Tommy Tedesco said that.
Last summer I went to the Glasgow screening of the above film about The Wrecking Crew, the crack bunch of LA sessioneers who played anonymously on a whole host of things, from film and TV scores via advertising jingles to some of the biggest-selling and best-loved songs of that golden period in early-mid 60s pop music. Tommy Tedesco was a jazz guitarist, and somehow found himself part of that inner-circle of session men and women. Made by Tommy’s son Denny, the film is a celebration of the life and work of his father and The Wrecking Crew. It’s terrific. Denny has, for the past couple of years, been touring the world showing his movie at Film Festivals and special screenings in a bid to drum up the finance required to support the publishing rights of the film. It’s impossible to make a movie about such great music without actually featuring that same music, and seemingly it costs a whole lot of money to negotiate the publishing minefield that the lawyers and money men have put in front of him. If you ever win the lottery and want to help someone out, I’m sure Denny would be more than happy to take your call. If you ever get a chance to see his film, grab it with both hands. Much of the music featured throughout the years on Plain Or Pan is a product of The Wrecking Crew, so if you’re a regular on here, I’d even go so far as to say it’s right up your street.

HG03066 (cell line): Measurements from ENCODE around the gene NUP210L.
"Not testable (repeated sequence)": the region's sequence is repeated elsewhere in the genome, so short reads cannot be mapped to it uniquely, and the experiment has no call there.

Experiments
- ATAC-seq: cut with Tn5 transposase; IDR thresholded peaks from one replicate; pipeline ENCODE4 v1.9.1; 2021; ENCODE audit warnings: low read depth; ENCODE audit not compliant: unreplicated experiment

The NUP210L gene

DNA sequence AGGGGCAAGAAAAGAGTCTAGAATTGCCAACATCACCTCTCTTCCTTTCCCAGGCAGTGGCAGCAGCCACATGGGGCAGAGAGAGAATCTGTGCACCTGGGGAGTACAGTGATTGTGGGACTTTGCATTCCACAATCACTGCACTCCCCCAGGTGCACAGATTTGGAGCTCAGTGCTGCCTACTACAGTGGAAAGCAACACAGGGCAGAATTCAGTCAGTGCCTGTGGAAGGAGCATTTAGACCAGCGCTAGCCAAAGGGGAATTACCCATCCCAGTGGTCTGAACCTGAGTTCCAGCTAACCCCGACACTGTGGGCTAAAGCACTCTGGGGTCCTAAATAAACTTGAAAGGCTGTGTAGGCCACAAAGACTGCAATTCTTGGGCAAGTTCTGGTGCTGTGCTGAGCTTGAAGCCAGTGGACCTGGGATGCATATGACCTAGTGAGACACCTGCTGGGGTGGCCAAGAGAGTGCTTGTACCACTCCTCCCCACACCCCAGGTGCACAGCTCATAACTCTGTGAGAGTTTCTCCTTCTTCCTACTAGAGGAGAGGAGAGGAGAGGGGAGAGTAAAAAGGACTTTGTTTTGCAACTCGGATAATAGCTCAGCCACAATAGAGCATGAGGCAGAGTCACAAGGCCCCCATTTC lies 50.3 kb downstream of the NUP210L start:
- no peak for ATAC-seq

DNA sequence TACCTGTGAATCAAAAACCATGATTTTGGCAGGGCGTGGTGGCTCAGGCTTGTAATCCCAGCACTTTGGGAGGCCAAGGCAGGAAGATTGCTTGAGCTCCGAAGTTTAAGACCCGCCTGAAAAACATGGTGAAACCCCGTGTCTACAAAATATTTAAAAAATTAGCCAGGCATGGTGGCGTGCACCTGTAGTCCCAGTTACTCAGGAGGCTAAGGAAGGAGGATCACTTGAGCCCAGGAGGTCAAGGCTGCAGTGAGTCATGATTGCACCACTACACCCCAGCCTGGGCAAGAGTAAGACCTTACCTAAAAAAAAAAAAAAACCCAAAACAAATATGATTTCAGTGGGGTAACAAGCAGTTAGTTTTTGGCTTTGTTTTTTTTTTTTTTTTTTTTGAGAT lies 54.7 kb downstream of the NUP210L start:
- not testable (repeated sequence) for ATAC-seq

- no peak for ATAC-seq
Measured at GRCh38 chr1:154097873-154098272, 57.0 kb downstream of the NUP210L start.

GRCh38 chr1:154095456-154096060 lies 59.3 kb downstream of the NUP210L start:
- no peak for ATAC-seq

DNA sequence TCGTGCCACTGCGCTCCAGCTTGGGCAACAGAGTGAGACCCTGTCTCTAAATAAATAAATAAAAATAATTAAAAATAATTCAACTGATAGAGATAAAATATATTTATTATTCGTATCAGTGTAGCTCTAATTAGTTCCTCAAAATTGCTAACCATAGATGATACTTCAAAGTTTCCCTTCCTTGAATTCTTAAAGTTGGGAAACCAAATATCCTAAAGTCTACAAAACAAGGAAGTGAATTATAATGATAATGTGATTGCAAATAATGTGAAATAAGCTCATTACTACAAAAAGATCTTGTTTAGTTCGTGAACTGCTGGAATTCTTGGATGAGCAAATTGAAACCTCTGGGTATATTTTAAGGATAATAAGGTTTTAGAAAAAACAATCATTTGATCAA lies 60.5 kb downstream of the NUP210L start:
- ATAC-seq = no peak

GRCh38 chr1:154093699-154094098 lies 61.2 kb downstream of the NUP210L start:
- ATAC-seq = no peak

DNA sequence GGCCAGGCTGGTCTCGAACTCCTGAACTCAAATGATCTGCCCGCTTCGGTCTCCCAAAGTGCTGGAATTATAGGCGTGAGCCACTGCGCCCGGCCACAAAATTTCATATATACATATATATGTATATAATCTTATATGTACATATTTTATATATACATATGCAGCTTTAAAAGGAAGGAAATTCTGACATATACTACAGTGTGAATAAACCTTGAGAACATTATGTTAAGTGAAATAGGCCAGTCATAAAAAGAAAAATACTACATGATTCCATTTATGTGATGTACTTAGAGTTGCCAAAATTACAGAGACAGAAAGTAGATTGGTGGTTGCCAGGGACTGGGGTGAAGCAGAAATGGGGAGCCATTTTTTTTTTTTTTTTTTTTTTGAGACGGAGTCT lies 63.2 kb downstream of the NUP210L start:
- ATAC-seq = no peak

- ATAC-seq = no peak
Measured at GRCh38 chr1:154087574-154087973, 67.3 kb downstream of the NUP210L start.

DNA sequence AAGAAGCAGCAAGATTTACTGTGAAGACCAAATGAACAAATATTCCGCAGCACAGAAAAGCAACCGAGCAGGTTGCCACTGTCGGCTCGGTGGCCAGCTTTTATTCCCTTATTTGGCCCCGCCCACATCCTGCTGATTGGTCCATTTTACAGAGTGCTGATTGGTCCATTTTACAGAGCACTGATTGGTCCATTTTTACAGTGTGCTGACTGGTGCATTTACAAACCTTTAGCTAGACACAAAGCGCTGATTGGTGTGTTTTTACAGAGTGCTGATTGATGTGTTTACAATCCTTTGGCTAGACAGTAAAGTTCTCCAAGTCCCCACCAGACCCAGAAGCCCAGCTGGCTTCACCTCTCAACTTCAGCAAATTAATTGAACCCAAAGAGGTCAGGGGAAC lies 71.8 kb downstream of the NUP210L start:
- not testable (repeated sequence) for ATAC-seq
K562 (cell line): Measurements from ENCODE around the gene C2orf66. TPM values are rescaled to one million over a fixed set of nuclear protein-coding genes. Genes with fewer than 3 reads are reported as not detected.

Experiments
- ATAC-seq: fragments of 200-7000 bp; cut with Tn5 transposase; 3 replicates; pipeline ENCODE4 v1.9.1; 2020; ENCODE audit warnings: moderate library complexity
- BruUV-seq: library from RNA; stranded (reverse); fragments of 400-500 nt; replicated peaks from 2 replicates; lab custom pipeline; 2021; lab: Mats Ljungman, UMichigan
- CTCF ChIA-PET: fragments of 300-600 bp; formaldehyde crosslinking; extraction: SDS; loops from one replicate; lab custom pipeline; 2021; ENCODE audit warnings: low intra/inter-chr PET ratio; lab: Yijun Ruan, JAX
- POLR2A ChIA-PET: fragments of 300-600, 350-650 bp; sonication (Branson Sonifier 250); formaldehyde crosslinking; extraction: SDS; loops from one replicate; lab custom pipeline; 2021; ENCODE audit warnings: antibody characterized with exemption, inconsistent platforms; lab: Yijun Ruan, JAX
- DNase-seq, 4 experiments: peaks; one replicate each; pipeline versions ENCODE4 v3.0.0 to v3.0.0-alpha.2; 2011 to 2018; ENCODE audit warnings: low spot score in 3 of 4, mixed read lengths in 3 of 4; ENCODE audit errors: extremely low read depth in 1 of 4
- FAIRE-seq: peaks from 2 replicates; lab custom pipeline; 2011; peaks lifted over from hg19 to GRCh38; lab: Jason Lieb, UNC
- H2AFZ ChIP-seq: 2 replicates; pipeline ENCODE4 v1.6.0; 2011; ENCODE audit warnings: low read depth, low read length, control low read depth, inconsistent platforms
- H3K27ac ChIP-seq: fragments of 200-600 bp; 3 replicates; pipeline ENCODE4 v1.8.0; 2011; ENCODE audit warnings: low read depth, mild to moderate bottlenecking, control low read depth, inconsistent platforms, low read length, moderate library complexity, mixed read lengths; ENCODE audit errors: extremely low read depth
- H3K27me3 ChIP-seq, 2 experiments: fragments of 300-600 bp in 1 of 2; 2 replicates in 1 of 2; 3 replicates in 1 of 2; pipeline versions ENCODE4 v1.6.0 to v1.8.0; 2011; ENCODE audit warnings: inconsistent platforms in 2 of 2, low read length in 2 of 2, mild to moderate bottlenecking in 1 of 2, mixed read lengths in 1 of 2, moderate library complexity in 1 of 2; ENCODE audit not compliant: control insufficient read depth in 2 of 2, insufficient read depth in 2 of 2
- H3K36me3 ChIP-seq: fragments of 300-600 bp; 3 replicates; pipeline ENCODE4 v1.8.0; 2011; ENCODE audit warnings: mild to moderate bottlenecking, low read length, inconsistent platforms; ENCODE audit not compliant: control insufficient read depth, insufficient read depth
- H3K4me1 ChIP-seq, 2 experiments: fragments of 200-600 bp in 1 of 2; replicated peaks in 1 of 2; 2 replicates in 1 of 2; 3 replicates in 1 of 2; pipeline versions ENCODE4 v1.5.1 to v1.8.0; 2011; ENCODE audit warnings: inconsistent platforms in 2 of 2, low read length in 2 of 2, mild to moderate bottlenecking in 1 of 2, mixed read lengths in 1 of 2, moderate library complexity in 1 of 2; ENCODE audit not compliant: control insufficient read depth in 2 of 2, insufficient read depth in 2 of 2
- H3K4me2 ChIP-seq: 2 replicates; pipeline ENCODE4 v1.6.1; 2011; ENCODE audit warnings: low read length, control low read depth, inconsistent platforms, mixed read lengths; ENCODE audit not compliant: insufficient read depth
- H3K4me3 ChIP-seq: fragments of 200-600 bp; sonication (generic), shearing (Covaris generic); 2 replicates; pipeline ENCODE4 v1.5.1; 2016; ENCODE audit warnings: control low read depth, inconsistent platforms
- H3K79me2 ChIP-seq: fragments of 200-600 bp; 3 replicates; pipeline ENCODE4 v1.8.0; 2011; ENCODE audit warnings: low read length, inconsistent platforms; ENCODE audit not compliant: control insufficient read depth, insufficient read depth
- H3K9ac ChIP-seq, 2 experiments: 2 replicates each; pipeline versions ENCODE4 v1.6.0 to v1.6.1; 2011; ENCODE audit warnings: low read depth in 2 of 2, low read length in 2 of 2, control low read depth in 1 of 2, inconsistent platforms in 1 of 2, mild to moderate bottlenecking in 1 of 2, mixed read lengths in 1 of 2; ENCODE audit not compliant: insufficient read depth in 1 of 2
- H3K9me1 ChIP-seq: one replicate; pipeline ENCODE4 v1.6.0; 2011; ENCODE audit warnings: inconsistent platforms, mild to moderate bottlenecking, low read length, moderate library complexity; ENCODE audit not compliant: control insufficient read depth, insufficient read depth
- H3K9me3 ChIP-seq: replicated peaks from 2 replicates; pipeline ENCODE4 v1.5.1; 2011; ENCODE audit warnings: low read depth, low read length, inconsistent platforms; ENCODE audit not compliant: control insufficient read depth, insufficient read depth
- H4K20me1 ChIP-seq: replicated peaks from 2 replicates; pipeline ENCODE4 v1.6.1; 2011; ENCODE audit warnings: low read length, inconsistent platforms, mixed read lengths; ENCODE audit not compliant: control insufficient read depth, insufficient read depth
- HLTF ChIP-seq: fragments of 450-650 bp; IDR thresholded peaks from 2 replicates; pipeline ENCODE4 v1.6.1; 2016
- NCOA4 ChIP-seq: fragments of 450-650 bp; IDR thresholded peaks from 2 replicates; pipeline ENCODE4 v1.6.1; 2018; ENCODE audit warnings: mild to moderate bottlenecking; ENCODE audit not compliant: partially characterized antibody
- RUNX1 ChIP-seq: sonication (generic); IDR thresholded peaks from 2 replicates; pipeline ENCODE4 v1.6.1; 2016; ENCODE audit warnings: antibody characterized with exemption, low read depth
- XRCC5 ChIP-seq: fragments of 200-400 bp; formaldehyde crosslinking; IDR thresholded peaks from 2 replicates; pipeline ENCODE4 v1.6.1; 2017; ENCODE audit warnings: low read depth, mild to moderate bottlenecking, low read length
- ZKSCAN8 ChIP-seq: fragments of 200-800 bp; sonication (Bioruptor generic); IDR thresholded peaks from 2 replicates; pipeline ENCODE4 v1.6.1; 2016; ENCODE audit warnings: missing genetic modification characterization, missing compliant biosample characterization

The Wrecking Crew were the go-to guys in the LA recording industry. Slicker than the Brycleem covering Bing Crosby’s bald bits and packing more swing than Sinatra with a six iron, they swept aside the old shirt ‘n tied brigade with little regard for history or unwritten rules.
“I coined the name The Wrecking Crew,” explains ace drummer Hal Blaine. “We came into the studio with our Levis and t-shirts, smokin’ cigarettes, and the older guys were sayin’ ‘They’re gonna wreck the music business!'”
Working quickly and cheaply, and with the ability to read charts and scores of music at the drop of a cocked hat (they had backgrounds in jazz and classical) they were able to turn their hand to anything at all. Often, they came up with the licks and riffs that we all still whistle and hum today. Uncredited. The intro to Wichita Lineman? The intro to These Boots Were Made For Walkin‘? Plucked from thin air by The Wrecking Crew. Working on flat union fees rather than the gamble of percentage royalties, each musician knew that if they played more than one session a day, by the end of the week after they’d multiplied up the standard session fee, they’d be rich. They were so much in demand that playing only one session a day was not ever likely. Producers would request The Wrecking Crew, then hold off the recording session until the Crew could fit them in. The Wrecking Crew did them all. In and out the studio in the time it took to learn the part and record it before going off to the next one. And the next. And the next.